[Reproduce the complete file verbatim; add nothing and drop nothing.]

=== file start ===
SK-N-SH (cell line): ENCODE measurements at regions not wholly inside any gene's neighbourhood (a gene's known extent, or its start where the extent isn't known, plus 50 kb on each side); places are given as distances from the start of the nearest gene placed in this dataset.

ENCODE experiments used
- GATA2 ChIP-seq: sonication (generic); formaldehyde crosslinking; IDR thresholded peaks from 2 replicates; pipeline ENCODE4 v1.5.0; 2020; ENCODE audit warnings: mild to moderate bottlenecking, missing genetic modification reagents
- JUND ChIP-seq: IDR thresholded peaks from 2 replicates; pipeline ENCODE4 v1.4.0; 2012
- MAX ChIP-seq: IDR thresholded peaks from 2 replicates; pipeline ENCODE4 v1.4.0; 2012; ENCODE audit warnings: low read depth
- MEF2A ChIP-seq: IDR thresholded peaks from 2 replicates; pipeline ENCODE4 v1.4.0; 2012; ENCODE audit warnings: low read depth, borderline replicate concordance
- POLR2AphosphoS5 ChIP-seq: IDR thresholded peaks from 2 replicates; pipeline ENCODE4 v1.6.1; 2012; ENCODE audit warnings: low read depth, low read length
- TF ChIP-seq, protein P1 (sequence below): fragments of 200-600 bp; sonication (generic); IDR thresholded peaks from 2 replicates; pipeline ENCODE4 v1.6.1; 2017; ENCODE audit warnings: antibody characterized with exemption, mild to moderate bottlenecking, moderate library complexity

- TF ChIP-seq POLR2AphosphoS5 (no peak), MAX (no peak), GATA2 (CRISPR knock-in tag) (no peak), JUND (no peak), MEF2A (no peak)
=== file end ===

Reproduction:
SK-N-SH (cell line): ENCODE measurements at regions not wholly inside any gene's neighbourhood (a gene's known extent, or its start where the extent isn't known, plus 50 kb on each side); places are given as distances from the start of the nearest gene placed in this dataset.

ENCODE experiments used
- GATA2 ChIP-seq: sonication (generic); formaldehyde crosslinking; IDR thresholded peaks from 2 replicates; pipeline ENCODE4 v1.5.0; 2020; ENCODE audit warnings: mild to moderate bottlenecking, missing genetic modification reagents
- JUND ChIP-seq: IDR thresholded peaks from 2 replicates; pipeline ENCODE4 v1.4.0; 2012
- MAX ChIP-seq: IDR thresholded peaks from 2 replicates; pipeline ENCODE4 v1.4.0; 2012; ENCODE audit warnings: low read depth
- MEF2A ChIP-seq: IDR thresholded peaks from 2 replicates; pipeline ENCODE4 v1.4.0; 2012; ENCODE audit warnings: low read depth, borderline replicate concordance
- POLR2AphosphoS5 ChIP-seq: IDR thresholded peaks from 2 replicates; pipeline ENCODE4 v1.6.1; 2012; ENCODE audit warnings: low read depth, low read length
- TF ChIP-seq, protein P1 (sequence below): fragments of 200-600 bp; sonication (generic); IDR thresholded peaks from 2 replicates; pipeline ENCODE4 v1.6.1; 2017; ENCODE audit warnings: antibody characterized with exemption, mild to moderate bottlenecking, moderate library complexity

- TF ChIP-seq POLR2AphosphoS5 (no peak), MAX (no peak), GATA2 (CRISPR knock-in tag) (no peak), JUND (no peak), MEF2A (no peak)